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Summary of The Varieties of Instrumental Rationality




Introduction

Stephen Ellis argues that the concept of instrumental rationality fixes more than one standard for prescription, evaluation and description of action. At the core of instrumental rationality is a notion commendation, as Gibbard (1990) noticed. Also at the core of instrumental rationality is the relation between one’s actions and one’s ends. Moreover, given that the same action can produce different consequences in different circumstances, instrumental rationality should also be concerned with the circumstance or situation in which the action occurs. So, Ellis develops the following general function to model instrumental rationality: R(E, S)=A. This says that the relation between an end and a situation determines an action. Ellis notes that we need to make the function more specific to capture the variety of things we want to do with it--i.e., prescribe or evaluate human behavior, and science can in turn ask whether the specific versions of the function are descriptively adequate.


Key Take Aways

  • This is a summary of Stephen Ellis' article.

  • Instrumental rationality is about taking the appropriate means to one's ends.

  • When evaluating or describing humans, we care about different things: what their goals were, what the situation was, what their beliefs were, and what their understanding was.

  • These different aspects show that instrumental rationality has different standards.

Varieties of Instrumental Rationality

The first distinction Ellis makes is in regards to what we count as the situation--the S in R(E, S)=A. In one sense, the situation might be the facts on the ground, irrespective of what the person’s beliefs are. In another sense, the situation might include the person’s beliefs. An example Ellis uses is trying to find his wife at the library and failing to do so. In the first sense, we want to know whether or not going to the library achieved his goal. In the second sense, we want to know whether, given his beliefs, he could expect that walking to the library would achieve his goal.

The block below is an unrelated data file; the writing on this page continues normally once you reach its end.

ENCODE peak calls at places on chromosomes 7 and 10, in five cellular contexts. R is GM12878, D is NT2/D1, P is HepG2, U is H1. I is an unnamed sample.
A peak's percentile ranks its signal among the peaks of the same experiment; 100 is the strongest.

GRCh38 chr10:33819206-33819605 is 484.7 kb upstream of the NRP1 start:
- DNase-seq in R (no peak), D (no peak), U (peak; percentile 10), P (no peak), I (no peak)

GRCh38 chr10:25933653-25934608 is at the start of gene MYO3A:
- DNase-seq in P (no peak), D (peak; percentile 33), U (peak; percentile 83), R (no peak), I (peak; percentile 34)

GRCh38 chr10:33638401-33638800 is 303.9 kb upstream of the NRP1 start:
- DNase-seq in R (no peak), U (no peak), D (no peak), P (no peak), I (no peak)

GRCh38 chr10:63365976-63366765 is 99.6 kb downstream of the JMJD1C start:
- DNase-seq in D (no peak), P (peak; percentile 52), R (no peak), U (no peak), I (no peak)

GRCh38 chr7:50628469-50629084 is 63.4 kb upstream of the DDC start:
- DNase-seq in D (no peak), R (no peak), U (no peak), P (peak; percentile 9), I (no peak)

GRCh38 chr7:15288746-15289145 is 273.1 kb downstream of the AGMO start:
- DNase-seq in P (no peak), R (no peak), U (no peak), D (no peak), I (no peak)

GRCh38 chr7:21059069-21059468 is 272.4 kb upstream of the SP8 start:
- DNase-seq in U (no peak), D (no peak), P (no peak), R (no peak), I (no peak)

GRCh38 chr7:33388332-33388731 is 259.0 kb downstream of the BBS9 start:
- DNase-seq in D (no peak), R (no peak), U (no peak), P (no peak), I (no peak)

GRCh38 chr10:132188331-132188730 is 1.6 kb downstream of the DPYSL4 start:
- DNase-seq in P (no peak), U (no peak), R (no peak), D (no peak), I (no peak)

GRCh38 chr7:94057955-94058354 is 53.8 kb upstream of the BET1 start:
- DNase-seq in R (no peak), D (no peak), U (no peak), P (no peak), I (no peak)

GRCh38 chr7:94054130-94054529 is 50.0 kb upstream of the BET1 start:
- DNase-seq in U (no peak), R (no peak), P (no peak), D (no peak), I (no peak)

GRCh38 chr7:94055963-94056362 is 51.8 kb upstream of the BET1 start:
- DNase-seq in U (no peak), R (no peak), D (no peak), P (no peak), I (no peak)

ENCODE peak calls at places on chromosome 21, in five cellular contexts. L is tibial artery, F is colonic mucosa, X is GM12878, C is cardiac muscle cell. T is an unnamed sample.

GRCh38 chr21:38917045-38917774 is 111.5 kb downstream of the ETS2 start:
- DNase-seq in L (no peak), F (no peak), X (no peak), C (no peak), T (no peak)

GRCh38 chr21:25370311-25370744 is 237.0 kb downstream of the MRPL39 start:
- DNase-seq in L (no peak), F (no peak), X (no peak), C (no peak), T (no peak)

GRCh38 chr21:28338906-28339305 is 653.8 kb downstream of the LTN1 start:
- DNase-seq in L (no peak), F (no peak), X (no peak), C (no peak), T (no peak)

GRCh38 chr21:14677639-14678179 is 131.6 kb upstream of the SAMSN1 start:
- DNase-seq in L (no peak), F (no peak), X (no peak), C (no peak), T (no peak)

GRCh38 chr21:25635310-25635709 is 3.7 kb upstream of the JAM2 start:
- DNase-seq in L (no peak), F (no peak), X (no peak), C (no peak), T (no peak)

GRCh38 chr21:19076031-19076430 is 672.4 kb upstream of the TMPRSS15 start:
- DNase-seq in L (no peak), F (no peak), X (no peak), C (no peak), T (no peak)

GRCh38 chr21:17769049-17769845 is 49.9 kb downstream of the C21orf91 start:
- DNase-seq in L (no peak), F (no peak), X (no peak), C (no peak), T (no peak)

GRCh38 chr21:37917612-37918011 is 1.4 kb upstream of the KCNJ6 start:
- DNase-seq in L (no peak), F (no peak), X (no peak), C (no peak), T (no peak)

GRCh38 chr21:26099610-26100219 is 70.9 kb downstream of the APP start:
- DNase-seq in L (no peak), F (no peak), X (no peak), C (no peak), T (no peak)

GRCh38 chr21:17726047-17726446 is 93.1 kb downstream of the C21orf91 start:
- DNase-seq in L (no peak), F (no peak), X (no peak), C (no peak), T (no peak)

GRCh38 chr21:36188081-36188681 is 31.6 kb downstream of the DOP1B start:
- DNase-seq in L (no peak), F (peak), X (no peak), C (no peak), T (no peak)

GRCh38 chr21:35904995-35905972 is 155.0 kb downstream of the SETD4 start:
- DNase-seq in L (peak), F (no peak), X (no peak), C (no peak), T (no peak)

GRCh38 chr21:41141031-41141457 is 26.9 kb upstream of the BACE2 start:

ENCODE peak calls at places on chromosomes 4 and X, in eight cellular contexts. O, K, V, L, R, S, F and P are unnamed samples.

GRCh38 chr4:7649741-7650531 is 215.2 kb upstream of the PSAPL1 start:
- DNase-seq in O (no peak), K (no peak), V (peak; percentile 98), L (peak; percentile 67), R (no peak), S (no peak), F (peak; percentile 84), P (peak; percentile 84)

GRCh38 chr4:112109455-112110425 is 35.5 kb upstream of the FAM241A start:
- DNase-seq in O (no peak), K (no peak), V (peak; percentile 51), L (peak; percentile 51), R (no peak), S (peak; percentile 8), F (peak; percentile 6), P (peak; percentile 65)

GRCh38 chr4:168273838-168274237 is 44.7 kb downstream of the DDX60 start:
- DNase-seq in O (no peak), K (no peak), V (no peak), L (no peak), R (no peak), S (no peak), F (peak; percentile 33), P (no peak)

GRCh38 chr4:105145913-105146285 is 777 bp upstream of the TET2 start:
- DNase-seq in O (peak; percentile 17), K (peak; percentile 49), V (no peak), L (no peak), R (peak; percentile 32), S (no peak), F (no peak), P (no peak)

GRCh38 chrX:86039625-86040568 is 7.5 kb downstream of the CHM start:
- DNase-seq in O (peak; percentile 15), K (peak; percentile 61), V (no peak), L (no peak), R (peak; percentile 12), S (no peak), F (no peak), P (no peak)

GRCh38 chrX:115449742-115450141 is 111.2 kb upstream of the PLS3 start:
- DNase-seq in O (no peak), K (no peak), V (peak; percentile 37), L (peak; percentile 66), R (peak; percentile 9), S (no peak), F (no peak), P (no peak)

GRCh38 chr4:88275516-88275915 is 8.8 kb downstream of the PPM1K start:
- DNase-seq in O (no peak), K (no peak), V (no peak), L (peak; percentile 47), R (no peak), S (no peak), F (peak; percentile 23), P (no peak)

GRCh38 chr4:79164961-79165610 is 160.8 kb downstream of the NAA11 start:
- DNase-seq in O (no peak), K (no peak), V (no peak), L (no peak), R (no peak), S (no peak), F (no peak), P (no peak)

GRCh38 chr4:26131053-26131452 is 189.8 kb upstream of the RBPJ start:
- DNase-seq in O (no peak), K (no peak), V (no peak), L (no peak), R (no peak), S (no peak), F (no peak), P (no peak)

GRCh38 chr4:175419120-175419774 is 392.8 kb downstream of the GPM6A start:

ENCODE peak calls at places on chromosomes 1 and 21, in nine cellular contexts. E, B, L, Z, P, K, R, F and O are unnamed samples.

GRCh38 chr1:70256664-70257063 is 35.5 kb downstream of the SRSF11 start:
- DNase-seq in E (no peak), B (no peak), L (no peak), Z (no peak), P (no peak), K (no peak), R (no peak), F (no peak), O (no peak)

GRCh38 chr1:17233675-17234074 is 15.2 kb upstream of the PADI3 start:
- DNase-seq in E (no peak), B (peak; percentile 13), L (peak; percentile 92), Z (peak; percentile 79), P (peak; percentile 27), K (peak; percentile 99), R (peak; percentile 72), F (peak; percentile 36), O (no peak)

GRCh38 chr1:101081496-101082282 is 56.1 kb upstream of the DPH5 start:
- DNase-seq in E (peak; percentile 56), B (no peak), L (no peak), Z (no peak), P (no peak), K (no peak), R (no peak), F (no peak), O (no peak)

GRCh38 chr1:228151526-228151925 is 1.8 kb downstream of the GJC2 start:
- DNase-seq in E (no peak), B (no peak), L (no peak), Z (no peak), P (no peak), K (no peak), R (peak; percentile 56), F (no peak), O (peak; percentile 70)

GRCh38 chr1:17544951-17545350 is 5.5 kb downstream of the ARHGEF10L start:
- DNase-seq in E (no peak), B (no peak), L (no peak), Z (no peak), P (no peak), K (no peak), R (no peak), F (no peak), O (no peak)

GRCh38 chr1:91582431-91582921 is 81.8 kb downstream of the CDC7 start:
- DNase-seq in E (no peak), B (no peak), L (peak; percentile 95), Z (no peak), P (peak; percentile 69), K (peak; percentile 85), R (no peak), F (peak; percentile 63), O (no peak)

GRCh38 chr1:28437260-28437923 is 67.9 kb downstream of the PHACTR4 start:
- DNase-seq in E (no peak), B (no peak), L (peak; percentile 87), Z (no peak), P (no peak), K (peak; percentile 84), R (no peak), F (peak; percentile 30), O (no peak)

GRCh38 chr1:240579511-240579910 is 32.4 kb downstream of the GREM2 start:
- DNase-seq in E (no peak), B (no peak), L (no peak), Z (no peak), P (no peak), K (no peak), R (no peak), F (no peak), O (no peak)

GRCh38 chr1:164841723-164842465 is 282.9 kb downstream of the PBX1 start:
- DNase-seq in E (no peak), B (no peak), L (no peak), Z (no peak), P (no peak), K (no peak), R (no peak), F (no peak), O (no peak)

Another distinction Ellis makes is in regards to one’s ends--the E in R(E, S)=A. Here, one can consider basic ends or derived ends. Basic ends are things one wants for their own sake (e.g., happiness). Derived ends are things one wants for their role in achieving basic ends (e.g., money).

Uses for Instrumental Rationality

In evaluating an action, we might want to know if the action (irrespective of an agent’s beliefs) would reasonably achieve an end. Or we might want to know if the action, given an agent’s beliefs, would reasonably achieve an end. These are two different things we care about in evaluating an action and so these are different standards of instrumental rationality.

A Neglected Dimension of Instrumental Rationality

Ellis points out that, when reasoning, people compartmentalize. That is, they don’t actively tend to the totality of their beliefs and desires. They tend to a subset of them. For example, in buying groceries, humans tend to some factors (taste, price, nutrition) and not others, e.g., farm worker issues. Ellis puts this in terms of Schick’s concept of “understanding.” One is understanding the situation in a certain way--in a certain frame. So, besides one’s beliefs, one’s understanding of a situation also matters to what action is taken. Ellis thinks the concept of an understanding is descriptively useful, but is it normatively useful? Ellis thinks so, because it makes a difference in our evaluations whether the agent acted according to his or her understanding of the situation or by some other means. (Someone who makes a bad purchase based on a reasonable misunderstanding makes a different type of mistake than someone who makes a bad purchase based on an unreasonable misunderstanding).


Conclusion

The conclusion Ellis draws is that, with these distinctions, our normative and descriptive theorizing can become more fine grained. Moreover, we can see that there isn’t one single standard of instrumental rationality. There is a variety.


References

Gibbard, Allan. 1999. Wise choices, apt feelings: a theory of normative judgment.

Oxford: Clarendon.

Ellis, Stephen. 2008. "The Varieties of Instrumental Rationality". The Southern Journal

of Philosophy. 46 (2): 199-220.


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